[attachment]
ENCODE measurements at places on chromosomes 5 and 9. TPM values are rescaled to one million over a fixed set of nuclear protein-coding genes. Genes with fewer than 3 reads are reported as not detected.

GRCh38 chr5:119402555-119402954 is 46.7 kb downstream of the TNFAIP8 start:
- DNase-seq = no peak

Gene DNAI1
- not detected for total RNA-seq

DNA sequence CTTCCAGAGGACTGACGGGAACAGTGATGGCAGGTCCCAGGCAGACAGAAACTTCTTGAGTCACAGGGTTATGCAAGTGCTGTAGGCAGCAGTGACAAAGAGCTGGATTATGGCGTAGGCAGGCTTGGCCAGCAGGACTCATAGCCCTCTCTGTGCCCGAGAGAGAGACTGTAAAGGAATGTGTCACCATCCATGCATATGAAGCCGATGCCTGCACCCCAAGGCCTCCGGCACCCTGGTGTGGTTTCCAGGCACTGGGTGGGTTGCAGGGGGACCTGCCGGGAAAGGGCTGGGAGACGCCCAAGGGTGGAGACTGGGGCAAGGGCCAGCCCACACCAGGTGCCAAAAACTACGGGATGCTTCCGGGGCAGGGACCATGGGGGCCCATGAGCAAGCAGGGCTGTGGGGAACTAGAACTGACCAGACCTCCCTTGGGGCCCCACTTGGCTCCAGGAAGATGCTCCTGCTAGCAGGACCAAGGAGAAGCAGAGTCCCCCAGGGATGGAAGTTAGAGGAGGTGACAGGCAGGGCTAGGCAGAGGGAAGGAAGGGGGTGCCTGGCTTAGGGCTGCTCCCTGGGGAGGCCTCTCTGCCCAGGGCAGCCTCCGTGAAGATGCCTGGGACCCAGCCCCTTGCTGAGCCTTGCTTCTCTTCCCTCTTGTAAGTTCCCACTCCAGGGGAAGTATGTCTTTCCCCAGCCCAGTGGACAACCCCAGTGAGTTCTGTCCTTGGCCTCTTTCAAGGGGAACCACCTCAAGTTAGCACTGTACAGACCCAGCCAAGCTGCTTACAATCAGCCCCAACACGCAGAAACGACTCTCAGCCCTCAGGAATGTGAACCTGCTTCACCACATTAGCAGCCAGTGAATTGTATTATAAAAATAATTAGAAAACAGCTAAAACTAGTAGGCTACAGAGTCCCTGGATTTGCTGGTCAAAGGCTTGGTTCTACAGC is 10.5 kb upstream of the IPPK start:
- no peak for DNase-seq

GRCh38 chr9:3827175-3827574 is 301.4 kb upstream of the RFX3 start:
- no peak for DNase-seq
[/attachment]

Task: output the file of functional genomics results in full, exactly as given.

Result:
ENCODE measurements at places on chromosomes 5 and 9. TPM values are rescaled to one million over a fixed set of nuclear protein-coding genes. Genes with fewer than 3 reads are reported as not detected.

GRCh38 chr5:119402555-119402954 is 46.7 kb downstream of the TNFAIP8 start:
- DNase-seq = no peak

Gene DNAI1
- not detected for total RNA-seq

DNA sequence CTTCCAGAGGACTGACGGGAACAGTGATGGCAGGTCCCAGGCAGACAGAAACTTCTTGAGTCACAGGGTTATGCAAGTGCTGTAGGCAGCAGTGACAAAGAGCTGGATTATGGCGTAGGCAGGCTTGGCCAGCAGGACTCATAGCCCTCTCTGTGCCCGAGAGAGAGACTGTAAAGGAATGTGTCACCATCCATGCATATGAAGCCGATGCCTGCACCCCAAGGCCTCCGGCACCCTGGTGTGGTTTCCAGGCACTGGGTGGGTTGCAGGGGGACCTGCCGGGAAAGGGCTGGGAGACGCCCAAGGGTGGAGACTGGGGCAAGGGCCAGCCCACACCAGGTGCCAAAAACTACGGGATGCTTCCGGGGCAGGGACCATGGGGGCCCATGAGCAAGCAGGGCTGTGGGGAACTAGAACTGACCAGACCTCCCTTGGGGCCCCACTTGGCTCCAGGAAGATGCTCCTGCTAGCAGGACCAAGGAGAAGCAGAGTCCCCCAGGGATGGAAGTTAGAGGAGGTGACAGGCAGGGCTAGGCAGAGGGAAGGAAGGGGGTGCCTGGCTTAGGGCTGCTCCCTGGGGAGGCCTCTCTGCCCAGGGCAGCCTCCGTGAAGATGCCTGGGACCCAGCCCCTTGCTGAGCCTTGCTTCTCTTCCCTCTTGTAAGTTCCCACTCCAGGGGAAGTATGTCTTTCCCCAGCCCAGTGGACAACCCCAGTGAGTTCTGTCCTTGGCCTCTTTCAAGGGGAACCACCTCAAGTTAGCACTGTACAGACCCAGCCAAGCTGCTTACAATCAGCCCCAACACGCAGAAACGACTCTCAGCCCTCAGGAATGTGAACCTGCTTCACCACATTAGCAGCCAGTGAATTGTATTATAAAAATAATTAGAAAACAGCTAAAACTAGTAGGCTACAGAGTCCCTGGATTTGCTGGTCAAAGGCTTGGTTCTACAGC is 10.5 kb upstream of the IPPK start:
- no peak for DNase-seq

GRCh38 chr9:3827175-3827574 is 301.4 kb upstream of the RFX3 start:
- no peak for DNase-seq